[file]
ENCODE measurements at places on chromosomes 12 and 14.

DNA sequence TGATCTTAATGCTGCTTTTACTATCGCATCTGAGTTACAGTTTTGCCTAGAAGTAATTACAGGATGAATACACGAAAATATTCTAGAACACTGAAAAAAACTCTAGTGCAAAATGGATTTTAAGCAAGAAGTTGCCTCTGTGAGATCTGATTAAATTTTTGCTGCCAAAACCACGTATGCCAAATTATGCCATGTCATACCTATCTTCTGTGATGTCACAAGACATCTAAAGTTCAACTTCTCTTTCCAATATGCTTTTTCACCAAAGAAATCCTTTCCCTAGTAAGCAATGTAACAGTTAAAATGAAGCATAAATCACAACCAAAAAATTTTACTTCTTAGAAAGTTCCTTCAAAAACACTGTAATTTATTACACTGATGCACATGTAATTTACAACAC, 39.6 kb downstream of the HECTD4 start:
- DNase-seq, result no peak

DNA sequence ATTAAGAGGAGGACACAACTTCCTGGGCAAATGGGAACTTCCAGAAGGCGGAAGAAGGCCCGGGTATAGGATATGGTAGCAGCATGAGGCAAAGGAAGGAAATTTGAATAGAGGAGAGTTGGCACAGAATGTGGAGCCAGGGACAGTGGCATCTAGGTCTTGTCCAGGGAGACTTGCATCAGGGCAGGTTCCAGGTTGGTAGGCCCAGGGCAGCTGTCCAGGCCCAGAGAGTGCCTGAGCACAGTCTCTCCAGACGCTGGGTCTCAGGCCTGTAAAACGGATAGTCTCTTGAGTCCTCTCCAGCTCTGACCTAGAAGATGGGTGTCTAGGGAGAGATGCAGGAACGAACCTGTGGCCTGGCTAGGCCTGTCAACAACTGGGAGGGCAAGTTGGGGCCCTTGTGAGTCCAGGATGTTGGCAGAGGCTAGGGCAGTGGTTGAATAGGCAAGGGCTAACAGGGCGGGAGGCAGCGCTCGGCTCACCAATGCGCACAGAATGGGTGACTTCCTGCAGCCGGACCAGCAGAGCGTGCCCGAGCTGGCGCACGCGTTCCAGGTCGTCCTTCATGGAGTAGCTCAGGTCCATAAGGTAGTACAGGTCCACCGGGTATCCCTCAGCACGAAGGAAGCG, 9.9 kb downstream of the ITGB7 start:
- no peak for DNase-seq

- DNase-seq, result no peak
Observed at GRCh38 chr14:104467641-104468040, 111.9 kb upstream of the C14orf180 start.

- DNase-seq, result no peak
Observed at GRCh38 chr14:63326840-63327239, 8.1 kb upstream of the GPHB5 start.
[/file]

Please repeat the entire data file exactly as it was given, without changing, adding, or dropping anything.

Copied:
ENCODE measurements at places on chromosomes 12 and 14.

DNA sequence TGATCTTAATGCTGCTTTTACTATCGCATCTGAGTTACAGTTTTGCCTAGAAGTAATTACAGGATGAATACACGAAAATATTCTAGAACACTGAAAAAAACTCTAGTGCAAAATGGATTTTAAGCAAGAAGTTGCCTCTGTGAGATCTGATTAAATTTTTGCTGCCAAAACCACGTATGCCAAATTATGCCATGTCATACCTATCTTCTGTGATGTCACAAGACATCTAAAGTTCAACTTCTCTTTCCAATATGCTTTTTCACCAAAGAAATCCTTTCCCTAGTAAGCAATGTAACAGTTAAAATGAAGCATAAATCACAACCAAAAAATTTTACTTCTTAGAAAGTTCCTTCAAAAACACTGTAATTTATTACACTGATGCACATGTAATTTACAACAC, 39.6 kb downstream of the HECTD4 start:
- DNase-seq, result no peak

DNA sequence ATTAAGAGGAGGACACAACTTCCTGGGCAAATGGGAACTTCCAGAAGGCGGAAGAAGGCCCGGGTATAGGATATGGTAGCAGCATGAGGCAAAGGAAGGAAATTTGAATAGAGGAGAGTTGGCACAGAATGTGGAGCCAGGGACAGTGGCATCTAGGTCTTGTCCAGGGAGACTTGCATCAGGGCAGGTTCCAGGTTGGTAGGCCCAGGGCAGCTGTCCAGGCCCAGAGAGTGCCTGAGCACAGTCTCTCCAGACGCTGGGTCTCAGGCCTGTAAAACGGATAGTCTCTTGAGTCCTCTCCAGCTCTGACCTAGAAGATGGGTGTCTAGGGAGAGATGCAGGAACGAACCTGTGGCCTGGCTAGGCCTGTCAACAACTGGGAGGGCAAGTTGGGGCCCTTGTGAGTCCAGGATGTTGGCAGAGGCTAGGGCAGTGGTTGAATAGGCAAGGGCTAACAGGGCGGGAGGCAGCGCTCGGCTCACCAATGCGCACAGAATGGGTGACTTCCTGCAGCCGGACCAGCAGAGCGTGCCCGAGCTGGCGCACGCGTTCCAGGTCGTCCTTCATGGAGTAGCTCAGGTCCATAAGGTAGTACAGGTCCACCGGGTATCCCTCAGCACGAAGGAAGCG, 9.9 kb downstream of the ITGB7 start:
- no peak for DNase-seq

- DNase-seq, result no peak
Observed at GRCh38 chr14:104467641-104468040, 111.9 kb upstream of the C14orf180 start.

- DNase-seq, result no peak
Observed at GRCh38 chr14:63326840-63327239, 8.1 kb upstream of the GPHB5 start.